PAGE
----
Aloe is not only beautiful but also a very useful plant. It is not surprising that it has become very desirable, but sometimes you may have some troubles with it.
Improper soil moisture is the main reason why aloe turns brown. Other reasons could be too much direct sunlight or temperature stress. To correct brown leaves water the aloe when the potting soil is 80% dry, provide 70°F temperature and 6 hours of the direct morning sun. Also, use fertilizer in moderation and always monitor the health of your aloe.
Too wet soil can cause aloe to turn brown
Aloe is succulent and succulents do not like stagnant water in the ground. This is due to the conditions of their native habitat. Aloe can be without rain for some time, besides the soil in which aloe grows in nature is sandy and stony (i.e. very drained).
If you water your aloe too often, the roots may start to rot and the leaves may turn brown. Root rot can also occur because of moist soil or lack of drainage holes in the pot.
- Aloe leaves turn brown and become deformed.
- The leaf tips may become dry.
- Soggy spots may appear on the leaves.
- The base of the stem shows brown signs of rot.
- Carefully remove the aloe from the pot and check the root system.
- If the roots are mushy and look rotten, remove them. Leave only the healthy tissue.
- Clean any remaining dirt from the aloe.
- Wash the wounds with an aqueous solution of hydrogen peroxide. Dilute 1 part hydrogen peroxide in 5 parts water.
- Place the aloe in a dark, dry place for several hours to dry.
- Plant the aloe in good quality, well-drained succulent mix. Use a clay pot with drainage holes.
- Water the aloe only when the potting soil is 80% dry.
- Water the aloe with plenty of water, but do not leave excess water in the saucer under the pot.
Too much direct sun
Even though succulents love sunny places, aloes are slightly different in this regard. Yes, it also needs direct sun, but if there is too much sun, the leaves can get damaged. First, the color of the aloe will turn a little pale and then brown, this way the plant reduces the amount of chlorophyll in the tissues so it doesn’t get very bad burns.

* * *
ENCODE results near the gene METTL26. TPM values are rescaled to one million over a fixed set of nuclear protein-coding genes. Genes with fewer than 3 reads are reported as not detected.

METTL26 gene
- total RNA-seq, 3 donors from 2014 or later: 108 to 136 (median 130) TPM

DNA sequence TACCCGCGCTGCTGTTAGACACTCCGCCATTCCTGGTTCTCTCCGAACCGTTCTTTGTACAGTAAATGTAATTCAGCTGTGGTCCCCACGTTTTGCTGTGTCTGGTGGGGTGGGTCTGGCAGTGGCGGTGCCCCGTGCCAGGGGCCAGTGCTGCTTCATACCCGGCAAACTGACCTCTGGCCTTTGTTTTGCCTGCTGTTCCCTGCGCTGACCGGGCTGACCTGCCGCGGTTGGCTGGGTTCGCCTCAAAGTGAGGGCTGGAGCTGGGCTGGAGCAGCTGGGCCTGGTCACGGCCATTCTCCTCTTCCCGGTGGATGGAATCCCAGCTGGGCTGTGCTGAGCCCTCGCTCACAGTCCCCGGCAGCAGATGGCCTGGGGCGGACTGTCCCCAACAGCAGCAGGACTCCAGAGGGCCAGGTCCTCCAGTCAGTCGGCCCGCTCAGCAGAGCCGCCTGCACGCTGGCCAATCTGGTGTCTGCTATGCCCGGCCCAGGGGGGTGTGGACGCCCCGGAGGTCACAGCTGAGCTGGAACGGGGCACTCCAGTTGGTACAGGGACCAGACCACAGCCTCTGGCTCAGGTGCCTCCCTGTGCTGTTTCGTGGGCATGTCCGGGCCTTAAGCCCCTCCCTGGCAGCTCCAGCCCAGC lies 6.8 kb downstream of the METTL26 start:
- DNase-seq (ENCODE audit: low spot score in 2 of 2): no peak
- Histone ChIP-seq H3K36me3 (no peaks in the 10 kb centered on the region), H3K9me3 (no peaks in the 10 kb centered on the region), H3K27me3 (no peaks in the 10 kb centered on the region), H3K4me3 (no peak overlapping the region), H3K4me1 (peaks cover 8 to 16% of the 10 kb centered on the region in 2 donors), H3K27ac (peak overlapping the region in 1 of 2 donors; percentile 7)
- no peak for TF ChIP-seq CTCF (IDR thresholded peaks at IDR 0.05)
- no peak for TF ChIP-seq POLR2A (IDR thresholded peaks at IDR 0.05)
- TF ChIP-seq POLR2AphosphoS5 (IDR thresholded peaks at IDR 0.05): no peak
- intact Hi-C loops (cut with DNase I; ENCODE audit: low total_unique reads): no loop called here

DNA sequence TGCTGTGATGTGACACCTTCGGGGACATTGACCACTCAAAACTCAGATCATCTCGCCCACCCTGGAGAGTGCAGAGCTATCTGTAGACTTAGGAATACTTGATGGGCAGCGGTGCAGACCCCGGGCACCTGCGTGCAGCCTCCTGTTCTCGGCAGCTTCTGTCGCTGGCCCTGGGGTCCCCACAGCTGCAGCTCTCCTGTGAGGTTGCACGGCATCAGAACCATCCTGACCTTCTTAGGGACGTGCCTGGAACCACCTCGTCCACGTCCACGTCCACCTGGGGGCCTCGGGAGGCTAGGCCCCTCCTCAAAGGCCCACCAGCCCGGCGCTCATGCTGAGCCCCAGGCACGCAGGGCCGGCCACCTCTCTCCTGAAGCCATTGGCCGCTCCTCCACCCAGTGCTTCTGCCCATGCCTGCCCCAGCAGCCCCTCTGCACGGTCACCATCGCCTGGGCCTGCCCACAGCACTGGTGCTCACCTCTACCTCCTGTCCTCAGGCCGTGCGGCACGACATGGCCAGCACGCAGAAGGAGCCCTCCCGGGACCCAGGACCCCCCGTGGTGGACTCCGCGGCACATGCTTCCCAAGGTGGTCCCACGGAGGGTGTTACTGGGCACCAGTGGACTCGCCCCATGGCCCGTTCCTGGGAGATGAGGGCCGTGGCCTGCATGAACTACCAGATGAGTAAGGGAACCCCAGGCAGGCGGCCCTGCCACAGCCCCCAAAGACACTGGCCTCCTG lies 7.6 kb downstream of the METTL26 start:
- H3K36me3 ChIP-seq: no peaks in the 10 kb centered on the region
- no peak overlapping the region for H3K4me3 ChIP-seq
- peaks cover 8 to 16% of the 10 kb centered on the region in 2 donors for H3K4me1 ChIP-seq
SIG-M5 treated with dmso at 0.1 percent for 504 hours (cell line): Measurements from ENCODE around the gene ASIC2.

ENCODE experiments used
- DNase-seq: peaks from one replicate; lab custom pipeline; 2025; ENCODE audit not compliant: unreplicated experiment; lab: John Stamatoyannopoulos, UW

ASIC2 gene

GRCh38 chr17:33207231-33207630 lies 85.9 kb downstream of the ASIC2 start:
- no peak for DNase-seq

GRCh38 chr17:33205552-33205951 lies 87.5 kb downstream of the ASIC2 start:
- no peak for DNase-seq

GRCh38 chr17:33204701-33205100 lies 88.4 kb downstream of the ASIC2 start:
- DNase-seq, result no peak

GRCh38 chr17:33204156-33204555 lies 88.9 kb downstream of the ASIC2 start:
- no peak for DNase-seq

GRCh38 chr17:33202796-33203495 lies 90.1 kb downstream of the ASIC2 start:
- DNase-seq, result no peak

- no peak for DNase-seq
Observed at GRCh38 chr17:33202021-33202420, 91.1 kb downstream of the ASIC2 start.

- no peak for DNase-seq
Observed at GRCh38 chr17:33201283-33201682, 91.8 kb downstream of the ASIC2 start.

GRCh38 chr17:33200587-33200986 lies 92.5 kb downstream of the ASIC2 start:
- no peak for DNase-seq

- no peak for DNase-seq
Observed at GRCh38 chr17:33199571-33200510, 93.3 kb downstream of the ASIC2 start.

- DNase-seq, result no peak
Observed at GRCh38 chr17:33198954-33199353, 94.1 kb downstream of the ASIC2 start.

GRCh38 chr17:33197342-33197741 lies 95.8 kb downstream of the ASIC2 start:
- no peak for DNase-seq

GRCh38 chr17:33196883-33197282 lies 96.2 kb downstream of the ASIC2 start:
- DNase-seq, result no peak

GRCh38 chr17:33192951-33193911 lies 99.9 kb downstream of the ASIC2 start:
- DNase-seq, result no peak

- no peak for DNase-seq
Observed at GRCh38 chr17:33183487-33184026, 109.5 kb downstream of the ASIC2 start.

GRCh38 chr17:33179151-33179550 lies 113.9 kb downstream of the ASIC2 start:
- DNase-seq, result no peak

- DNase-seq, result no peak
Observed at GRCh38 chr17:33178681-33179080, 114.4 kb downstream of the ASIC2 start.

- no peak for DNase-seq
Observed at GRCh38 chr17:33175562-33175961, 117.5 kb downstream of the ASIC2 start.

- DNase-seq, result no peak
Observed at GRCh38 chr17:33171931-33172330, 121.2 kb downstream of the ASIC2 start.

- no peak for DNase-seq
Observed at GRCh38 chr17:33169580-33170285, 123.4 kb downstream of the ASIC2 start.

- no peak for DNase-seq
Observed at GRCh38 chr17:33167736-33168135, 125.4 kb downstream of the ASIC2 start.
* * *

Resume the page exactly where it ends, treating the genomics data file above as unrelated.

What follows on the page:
Sun damage can occur if the aloe has been under shade or artificial light, but you have placed it on a south-facing window after purchase. Burns may not appear long enough, but as soon as midsummer arrives and the sun comes in full force, the aloe may suffer.
Also, sun damage often happens when you move an aloe from one location to another sunnier location. Or when taking the plant outside for the summer.
- Leaves turn pale and brown.
- If the sun was too strong or you increased the amount of sunlight for the aloe very sharply, reddish-brown burns may appear on the leaves.
- The leaves may curl.
- Move the aloe to a less sunny location. But remember that the aloe should receive 4-6 hours of direct sunlight per day.
- After purchasing the aloe, place it in an eastern or western room. Get it used to direct sunlight gradually, 1 hour per week.
- Avoid increasing watering as this will not solve the problem but may cause root rot.
Aloe can survive relatively long periods of drought, but you can’t say it will look good during that time. If the plant senses a lack of watering, it will begin to reduce the amount of chlorophyll in its leaves to slow its growth and not use up its water supply. This will cause the leaves to slowly turn from green to pale green and then brown.
Different metamorphoses can happen to aloe during a drought. The leaves may shrivel up, the tips may become crispy, etc. From all this, it follows that you should not deprive aloe of access to moisture, especially in the summer.
- Leaves slowly turn brown.
- Leaves will shrivel and curl as the water in them decreases.
- If the aloe is exposed to intense sunlight, the leaf tips may become crispy.
- Water the aloe when the soil is 80% dry. The rest of the soil should be lightly moist but not wet.
- It is best to use a moisture meter to check the soil moisture.
- When watering, pour water until you see it flowing through the bottom holes. Wait until the excess water drains into a saucer and then pour it out.